Lago Puelo National Park

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Lago Puelo National Park
IUCN category II (national park)
Puelo Lake.jpg
Location Chubut Province, Argentina
Coordinates 42°11′S 71°41′W / 42.183°S 71.683°W / -42.183; -71.683Coordinates: 42°11′S 71°41′W / 42.183°S 71.683°W / -42.183; -71.683
Area 276.74 km²
Established 1971
Governing body Administración de Parques Nacionales

The Lago Puelo National Park is a national park of Argentina, located in the northwest of the province of Chubut, in the Patagonia. It has an area of 276.74 km². It was created in order to protect its wonderful landscape and the Valdivian flora, as an annex to the Los Alerces National Park, and declared National Park and independent reserve in 1971.

The protected area is named after the Puelo Lake, and belongs to the Patagonic forest and steppes and High Andes eco-regions, with maximum heights of two hundred meters over sea level. The climate is cold and wet, with snowfall in winter. The valley has a trans-Andean connection and a particular microclimate.

The mountainous zone where the park lies was modified by the action of glaciers, which created many rivers and lakes, including the one (Puelo Lake) that gives the park its name. The rivers of the region show high levels of glacier sediment (silt), which gives Puelo Lake its blue color.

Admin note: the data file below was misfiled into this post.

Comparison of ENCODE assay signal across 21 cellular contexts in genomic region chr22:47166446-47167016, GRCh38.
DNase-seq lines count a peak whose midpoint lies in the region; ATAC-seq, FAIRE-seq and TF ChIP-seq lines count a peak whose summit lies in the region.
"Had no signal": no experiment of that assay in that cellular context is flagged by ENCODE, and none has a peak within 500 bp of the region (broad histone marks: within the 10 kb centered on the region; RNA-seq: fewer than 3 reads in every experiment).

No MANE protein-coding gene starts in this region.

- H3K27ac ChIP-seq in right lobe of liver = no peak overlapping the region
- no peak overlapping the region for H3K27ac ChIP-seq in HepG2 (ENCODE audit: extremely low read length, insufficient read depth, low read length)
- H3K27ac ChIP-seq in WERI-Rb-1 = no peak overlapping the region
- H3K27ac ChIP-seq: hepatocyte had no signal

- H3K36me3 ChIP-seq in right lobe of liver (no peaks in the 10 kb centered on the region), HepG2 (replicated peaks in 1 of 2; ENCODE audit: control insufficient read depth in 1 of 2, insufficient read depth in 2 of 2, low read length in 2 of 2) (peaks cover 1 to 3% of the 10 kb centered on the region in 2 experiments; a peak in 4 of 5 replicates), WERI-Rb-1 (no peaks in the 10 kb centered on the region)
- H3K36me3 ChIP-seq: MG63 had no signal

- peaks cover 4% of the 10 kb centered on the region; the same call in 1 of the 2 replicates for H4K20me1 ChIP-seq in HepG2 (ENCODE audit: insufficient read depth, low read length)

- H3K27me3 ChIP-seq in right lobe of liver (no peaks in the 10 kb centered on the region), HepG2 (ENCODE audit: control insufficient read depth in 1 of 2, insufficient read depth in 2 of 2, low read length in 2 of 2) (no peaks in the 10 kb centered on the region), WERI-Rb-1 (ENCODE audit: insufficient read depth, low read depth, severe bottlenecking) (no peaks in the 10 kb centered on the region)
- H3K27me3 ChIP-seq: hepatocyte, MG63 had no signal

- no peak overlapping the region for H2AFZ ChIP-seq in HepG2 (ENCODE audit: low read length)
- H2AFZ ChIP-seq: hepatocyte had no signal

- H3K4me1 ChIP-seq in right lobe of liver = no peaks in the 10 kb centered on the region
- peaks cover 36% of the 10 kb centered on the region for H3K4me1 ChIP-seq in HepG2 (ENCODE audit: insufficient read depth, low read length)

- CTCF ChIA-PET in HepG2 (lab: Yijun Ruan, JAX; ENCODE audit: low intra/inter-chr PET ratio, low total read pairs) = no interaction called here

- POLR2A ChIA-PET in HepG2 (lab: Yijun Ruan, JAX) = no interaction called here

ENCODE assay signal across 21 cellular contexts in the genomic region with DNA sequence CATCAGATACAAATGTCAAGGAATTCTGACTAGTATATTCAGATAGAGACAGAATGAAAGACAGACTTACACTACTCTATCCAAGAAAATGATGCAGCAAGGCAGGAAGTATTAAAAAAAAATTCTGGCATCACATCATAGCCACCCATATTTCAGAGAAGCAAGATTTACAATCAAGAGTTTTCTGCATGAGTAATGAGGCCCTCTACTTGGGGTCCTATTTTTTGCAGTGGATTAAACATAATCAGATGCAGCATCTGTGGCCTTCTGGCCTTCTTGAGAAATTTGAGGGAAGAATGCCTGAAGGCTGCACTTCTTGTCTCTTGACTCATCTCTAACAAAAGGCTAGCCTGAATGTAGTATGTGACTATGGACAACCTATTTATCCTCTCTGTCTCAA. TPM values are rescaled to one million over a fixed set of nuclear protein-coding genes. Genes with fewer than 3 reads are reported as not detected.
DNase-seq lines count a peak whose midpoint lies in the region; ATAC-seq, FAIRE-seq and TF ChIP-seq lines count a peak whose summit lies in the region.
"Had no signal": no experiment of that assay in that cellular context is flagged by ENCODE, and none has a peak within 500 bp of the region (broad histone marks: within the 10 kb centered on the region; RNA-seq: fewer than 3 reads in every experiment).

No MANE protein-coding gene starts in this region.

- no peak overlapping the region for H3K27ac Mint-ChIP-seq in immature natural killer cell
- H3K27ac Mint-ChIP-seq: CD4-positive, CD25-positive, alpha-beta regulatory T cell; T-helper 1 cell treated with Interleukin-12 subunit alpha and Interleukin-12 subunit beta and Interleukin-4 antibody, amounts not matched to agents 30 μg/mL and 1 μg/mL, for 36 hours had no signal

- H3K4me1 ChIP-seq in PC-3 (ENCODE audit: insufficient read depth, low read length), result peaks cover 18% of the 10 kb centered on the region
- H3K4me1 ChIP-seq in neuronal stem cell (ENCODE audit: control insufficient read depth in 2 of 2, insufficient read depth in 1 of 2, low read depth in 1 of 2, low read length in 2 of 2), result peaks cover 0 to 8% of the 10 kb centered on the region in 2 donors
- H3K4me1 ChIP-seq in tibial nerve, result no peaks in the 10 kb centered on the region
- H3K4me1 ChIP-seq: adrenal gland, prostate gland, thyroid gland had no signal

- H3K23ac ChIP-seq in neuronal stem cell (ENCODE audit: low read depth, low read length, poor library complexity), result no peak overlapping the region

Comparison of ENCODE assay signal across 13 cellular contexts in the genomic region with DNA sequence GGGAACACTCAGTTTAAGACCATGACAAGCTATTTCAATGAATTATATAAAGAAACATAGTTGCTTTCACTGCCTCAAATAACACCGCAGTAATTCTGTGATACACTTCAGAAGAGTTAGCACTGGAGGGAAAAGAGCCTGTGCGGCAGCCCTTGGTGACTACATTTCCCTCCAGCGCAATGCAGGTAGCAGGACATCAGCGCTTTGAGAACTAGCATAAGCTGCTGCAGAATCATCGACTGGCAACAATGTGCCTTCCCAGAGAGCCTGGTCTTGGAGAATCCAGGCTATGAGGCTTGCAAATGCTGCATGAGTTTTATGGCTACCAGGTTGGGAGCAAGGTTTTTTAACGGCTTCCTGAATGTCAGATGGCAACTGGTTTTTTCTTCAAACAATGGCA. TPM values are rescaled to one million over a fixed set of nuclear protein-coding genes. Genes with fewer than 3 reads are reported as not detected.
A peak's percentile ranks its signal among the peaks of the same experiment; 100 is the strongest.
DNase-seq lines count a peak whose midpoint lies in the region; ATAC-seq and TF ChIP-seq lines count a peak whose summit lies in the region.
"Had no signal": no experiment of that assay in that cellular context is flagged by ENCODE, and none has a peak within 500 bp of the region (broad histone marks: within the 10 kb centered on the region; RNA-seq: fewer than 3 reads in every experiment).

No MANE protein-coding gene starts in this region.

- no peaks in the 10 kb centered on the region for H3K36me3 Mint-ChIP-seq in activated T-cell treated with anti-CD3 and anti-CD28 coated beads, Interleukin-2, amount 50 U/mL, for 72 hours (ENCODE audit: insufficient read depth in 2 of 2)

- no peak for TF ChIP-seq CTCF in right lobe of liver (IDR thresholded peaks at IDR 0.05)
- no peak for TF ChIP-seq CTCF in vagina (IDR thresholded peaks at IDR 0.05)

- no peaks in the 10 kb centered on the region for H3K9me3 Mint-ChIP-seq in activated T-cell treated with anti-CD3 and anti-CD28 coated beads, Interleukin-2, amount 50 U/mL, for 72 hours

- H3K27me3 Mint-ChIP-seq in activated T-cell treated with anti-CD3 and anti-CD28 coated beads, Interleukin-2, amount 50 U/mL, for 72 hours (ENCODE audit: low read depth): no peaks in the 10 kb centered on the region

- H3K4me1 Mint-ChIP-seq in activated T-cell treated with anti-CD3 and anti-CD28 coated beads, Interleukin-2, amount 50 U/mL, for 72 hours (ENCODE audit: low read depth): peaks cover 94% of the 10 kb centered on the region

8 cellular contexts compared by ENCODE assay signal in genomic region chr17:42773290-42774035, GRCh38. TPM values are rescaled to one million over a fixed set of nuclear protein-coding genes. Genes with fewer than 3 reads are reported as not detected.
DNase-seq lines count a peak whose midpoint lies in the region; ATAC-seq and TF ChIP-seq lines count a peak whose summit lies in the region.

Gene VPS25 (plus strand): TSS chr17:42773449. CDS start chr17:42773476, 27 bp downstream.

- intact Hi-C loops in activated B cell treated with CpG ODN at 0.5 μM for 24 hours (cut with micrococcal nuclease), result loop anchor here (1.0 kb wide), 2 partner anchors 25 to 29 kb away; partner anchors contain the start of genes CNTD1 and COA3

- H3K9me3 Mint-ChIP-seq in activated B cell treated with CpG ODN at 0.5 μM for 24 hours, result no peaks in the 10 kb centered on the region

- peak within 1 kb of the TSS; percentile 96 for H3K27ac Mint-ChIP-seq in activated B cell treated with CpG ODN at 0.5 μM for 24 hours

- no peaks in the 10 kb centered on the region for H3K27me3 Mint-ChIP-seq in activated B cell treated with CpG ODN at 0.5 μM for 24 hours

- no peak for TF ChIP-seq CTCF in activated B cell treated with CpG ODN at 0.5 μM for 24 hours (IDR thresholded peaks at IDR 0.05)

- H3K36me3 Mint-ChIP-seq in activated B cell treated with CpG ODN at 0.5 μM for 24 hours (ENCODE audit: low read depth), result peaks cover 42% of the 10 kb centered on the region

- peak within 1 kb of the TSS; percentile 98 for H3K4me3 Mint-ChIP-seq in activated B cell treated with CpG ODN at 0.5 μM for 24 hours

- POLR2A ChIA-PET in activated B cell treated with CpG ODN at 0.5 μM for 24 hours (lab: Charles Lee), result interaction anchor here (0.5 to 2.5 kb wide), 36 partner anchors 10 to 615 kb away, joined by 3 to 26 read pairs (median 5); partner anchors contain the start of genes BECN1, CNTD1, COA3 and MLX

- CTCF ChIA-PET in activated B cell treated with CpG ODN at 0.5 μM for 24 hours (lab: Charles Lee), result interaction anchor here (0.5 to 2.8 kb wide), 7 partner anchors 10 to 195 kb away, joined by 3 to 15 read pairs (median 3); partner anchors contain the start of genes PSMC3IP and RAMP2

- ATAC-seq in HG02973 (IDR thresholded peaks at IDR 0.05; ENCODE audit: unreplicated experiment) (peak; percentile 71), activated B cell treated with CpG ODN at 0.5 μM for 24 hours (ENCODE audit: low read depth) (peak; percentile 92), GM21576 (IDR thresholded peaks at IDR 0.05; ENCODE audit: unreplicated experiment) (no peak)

Some of the flora of the park belongs to the Valdivian rain forests (avellano, tique, lingue, ulmo). It also includes the ciprés de la cordillera, the coihue, the lenga, the radal, and the arrayán. The rosa mosqueta is an exotic plant.

The fauna includes the pudú, the huemul, the red fox, the cougar, and the coipo. Among birds we find the huala, the pato vapor volador, the bandurria, the pitío and the zorzal patagónico. The lake features native fish such as the perca, the peladilla and the puyén grande, and foreign species of trout.

The first settlers of the region were hunter-gatherers who lived in the steppe and employed stone tools to hunt guanacos. There are cave paintings within the park, apparently showing representations of paths into the forest. Nowadays Mapuche communities live in the eastern part of the park.

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